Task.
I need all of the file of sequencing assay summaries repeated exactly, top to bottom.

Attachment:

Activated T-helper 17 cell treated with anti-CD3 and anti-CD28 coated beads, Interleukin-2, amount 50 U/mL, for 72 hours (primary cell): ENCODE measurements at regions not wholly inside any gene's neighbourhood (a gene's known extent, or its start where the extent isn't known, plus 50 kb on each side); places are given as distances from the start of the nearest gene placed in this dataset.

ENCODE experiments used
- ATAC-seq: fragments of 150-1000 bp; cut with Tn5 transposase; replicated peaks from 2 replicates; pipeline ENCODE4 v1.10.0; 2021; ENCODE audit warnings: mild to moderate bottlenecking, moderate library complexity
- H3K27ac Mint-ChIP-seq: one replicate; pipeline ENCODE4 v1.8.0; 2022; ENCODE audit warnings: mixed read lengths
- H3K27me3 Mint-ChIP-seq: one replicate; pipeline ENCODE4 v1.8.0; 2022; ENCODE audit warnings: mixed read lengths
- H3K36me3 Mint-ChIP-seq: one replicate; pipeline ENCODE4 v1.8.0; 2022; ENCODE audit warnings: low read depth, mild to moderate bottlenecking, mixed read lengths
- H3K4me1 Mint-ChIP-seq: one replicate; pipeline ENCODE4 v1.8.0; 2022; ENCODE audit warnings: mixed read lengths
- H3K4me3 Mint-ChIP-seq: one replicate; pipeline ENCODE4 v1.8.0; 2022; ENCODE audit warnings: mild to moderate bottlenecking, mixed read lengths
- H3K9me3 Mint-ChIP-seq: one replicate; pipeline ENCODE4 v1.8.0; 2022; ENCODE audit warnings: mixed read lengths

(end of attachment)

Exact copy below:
Activated T-helper 17 cell treated with anti-CD3 and anti-CD28 coated beads, Interleukin-2, amount 50 U/mL, for 72 hours (primary cell): ENCODE measurements at regions not wholly inside any gene's neighbourhood (a gene's known extent, or its start where the extent isn't known, plus 50 kb on each side); places are given as distances from the start of the nearest gene placed in this dataset.

ENCODE experiments used
- ATAC-seq: fragments of 150-1000 bp; cut with Tn5 transposase; replicated peaks from 2 replicates; pipeline ENCODE4 v1.10.0; 2021; ENCODE audit warnings: mild to moderate bottlenecking, moderate library complexity
- H3K27ac Mint-ChIP-seq: one replicate; pipeline ENCODE4 v1.8.0; 2022; ENCODE audit warnings: mixed read lengths
- H3K27me3 Mint-ChIP-seq: one replicate; pipeline ENCODE4 v1.8.0; 2022; ENCODE audit warnings: mixed read lengths
- H3K36me3 Mint-ChIP-seq: one replicate; pipeline ENCODE4 v1.8.0; 2022; ENCODE audit warnings: low read depth, mild to moderate bottlenecking, mixed read lengths
- H3K4me1 Mint-ChIP-seq: one replicate; pipeline ENCODE4 v1.8.0; 2022; ENCODE audit warnings: mixed read lengths
- H3K4me3 Mint-ChIP-seq: one replicate; pipeline ENCODE4 v1.8.0; 2022; ENCODE audit warnings: mild to moderate bottlenecking, mixed read lengths
- H3K9me3 Mint-ChIP-seq: one replicate; pipeline ENCODE4 v1.8.0; 2022; ENCODE audit warnings: mixed read lengths